My rule of thumb is to "Download them all but install very few."
When I download drivers, I try to insert an accurate Prefix Name instead of the base default file-name - a prefix that can help during the Install Sequence, too, like 0_MB (motherboard), 1_SATA, 3_Chipset, 4_Video, 5_LAN, 6_Audio, etc. This helps because, in months or a year or more in the future, these Prefix-Add-On file names help with the next re-load.
I want my motherboard to work first and foremost. But I usually need to make sure my hard-drives (SATA) are working - which comes first? A chickens-and-egg situation, but usually this sequence isn't too important or I wouldn't have gotten this far!). Motherboard Chipsets are usually 'enhancements' but that closes out my "Top Level" installs.
Next comes Video, and if something's going to go wacky, this is where "All Is Lost!" fretting can occur - if the video is screwed up, nothing else matters because it's probably unreadable. So another Wipeout & Reload may be necessary here. But I haven't spent too much time at this point.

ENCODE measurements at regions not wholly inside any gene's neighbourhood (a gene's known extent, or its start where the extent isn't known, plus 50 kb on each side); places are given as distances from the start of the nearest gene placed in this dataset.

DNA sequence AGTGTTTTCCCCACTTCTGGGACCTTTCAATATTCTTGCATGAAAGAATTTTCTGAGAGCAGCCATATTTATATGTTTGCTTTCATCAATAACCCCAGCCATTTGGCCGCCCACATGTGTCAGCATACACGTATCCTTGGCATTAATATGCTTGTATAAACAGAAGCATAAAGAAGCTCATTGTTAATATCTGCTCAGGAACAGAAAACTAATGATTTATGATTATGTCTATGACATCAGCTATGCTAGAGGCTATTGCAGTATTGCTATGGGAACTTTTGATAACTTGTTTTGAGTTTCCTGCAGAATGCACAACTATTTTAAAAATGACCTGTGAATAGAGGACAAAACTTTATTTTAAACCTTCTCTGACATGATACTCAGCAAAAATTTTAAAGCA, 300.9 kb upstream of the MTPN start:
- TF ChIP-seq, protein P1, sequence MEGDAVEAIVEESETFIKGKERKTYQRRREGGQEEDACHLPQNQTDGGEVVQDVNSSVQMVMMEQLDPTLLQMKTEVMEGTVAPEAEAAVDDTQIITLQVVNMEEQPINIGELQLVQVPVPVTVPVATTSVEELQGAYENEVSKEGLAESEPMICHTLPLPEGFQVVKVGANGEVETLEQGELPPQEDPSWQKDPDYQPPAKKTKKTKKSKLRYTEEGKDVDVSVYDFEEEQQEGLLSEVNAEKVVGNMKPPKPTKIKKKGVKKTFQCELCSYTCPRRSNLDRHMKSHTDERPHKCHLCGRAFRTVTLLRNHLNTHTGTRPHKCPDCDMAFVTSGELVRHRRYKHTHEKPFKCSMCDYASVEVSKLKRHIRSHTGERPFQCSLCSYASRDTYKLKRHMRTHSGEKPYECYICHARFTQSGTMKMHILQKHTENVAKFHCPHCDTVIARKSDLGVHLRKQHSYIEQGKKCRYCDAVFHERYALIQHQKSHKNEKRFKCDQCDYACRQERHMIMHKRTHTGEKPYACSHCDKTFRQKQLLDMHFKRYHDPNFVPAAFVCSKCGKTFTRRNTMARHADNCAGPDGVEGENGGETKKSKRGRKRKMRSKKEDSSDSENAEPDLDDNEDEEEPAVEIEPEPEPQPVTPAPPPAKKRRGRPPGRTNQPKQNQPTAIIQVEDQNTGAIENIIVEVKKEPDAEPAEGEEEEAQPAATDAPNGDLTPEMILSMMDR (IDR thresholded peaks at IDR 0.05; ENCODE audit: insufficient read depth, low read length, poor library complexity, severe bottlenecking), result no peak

I just hope my Downloads have been saved to a USB drive, too.
From there, LAN Driver updates can be installed. Since I've downloaded drivers, I know my LAN port works but updates can be installed here, early on. Audio is next.
After this, I run the PC like this - fairly bare drivers, with few enhancements - while I load all my other App software.
HP warnings... HP has a VERY nasty habit of producing very different products under the same base model number. HP4100 series might have DOZENS of sub-series under it (HP4100-3491aX12, HP4100-100423jTY, etc), and all of these sub-series must have their precise and correct drivers because they have different motherboard chipsets, or different video chips, different audio and LAN chipsets, etc. The only thing that MAY be the same is the plastic shell and the logo!
"Good luck on the HP" is my only comment. I never find HP's usually cheaper purchase price is worth the dozens of hours of admin and download support problems they create. Save $100, then waste a $1,000...
One more warning: I never install Video Updates from Windows Updates. Never. Windows Updates is a nice "alert" that a newer driver exists, but going back to the true video-driver website is far better because, at best, WinUpdate only offers base functionality drivers while my rig might have (or need) significant other features.